Climate change isn't just doing irreparable damage to the planet; it has begun to hinder global food and beverage supply chains. In fact, climate change could lead to an end to some of our favorite drinks and snacks, such as Doritos.
Gartner projects that climate change will drive a threefold increase in supply chain disruptions by 2026. Among the products most likely to be impacted, Clemens noted, are the four main ingredients that go into making Doritos: corn, sunflower oil, dairy and salt.
Clemens said more than 75% of the global corn supply is grown in just four places: China, the U.S., Brazil and Europe. The amount grown in areas that suffer from drought conditions ranged from 30% (Brazil) to 64% in the U.S. Drought-prone regions often yield less corn than expected, resulting in a drop in the global availability of corn, which causes price increases for the vegetable. From 2021 to 2022, the price of corn increased by 36%, jumping an additional 27% to 2023.
Due to such supply constraints, Gartner predicts global corn production will fall by 5% year-on-year in 2023.
The global sunflower oil supply chain has been negatively impacted by the ongoing war between Russia and Ukraine. Some 75% of all sunflowers were grown in Ukraine and Russia before Russia invaded Ukraine in March of 2022. Now, the share of global sunflower production between those two countries has fallen to 58%.
Other regions — such as China, the U.S., Europe and Brazil — have attempted to plant more sunflowers (again in drought zones) to offset this production drop-off, but Clemens said those efforts were unsuccessful, causing the price of sunflower oil to increase by 37% from 2022 to 2023.
Gartner expects global sunflower oil production to decline by 12% year-on-year in 2023.
The trend is having a ripple effect on the supply of other oils as well. Clemens said demand for canola and soy oils has recently skyrocketed, driving up prices. Demands for palm oil have also increased because of constraints on the global sunflower oil supply chain, leading to more deforestation and potential human rights risks in palm oil-producing countries.
“While we might think of it as an isolated issue, it has had a much broader impact across the entire oil industry, regardless of the type of vegetable,” she said.
Clemens said the perishability of milk makes it a uniquely localized commodity, presenting its own challenges. According to data from Ceres, the USDA and FAO, less than 10% of the world’s milk comes from global trade. This puts milk “at the mercy” of local climates because there are limited sourcing options.
Clemens also explained that dairy supply chains have been hurt by droughts. In the U.S. alone, almost half of all dairy cows are being raised in drought zones, which makes it more difficult to keep them healthy enough to continue producing milk. This leads to a decrease in milk production as well as an increase in labor costs.
Currently, the cost of dairy is the highest it has been in 40 years. And the price of milk will likely continue to rise, as dairy demands are expected to grow by 60% over the next 10 years, according to Gartner.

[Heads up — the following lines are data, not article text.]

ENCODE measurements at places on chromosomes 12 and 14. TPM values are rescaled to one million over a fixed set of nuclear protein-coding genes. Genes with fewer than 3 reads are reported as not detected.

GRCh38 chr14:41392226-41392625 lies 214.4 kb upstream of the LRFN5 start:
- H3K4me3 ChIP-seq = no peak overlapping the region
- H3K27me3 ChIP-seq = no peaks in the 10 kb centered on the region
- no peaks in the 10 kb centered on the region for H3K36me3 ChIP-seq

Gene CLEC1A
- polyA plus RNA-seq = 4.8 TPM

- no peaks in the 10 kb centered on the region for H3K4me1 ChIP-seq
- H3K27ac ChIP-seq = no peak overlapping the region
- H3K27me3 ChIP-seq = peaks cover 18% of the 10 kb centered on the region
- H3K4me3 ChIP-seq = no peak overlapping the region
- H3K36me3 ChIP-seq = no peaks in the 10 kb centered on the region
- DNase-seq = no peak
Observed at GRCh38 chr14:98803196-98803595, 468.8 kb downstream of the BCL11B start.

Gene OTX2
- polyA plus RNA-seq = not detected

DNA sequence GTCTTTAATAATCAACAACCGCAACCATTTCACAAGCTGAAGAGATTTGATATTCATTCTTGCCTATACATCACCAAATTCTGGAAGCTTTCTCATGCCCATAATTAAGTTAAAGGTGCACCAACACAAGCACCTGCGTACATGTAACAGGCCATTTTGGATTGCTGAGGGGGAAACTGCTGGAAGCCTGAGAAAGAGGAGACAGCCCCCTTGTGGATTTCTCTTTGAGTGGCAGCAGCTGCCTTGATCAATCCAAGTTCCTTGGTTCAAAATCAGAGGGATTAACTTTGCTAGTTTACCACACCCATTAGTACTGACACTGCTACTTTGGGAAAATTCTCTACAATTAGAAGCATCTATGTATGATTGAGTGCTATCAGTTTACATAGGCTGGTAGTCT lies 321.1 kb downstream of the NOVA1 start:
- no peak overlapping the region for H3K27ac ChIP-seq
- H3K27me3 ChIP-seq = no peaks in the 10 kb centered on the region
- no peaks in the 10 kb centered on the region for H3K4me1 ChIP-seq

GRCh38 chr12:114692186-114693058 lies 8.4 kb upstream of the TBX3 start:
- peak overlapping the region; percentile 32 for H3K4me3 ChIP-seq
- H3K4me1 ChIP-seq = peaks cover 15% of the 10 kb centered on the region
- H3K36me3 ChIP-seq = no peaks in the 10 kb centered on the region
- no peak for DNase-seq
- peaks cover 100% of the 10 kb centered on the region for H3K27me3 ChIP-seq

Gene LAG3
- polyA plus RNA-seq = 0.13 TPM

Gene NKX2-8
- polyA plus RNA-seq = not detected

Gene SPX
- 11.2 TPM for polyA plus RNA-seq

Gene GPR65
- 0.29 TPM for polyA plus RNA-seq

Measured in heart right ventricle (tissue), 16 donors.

While salt isn't directly impacted by drought, Clemens described it as a “companion ingredient” because it's used in the production of dairy products as well as baked goods. Increased consumption worldwide of processed foods, which use salt as a preservative, has caused a ripple effect that has increased the overall demand for salt.
At the same time, there have been issues with the world’s salt supply, caused by disruptions brought on by mergers and acquisitions, labor shortages and COVID-19 shutdowns within China — this last factor being particularly significant, because 22% of the global salt supply comes from China, according to Statista.
Minimizing the Impact of Climate Change
Clemens laid out a four-step process dubbed CHIP — for Climate Advocacy, Handle Disruption, Involve Others, and Preventive Planning —to mitigate the impact of climate change, and head off a world without Doritos.
Advocacy is key, she said. Supply chain professionals need to educate themselves on how climate change impacts their industries. They can then invest in new technologies to improve forecasting and planning. They can also provide more support for sustainable metrics by implementing preventive measures and diversifying their growing practices.
Involving other supply chain stakeholders is another good way to lessen the impact of climate change. Gartner recommends that companies collaborate with suppliers and customers in order to launch new problem-solving initiatives.
Lastly, suppliers must take a proactive approach with preventive planning. They can do this by creating risk models, collaborating on joint innovations, and emphasizing metrics such as recovery time and the probability of achieving assigned goals in a timely fashion.
Adoption of the CHIP process is key to tackling climate change, Clemens said. "And we won’t have to envision a world without Doritos.”
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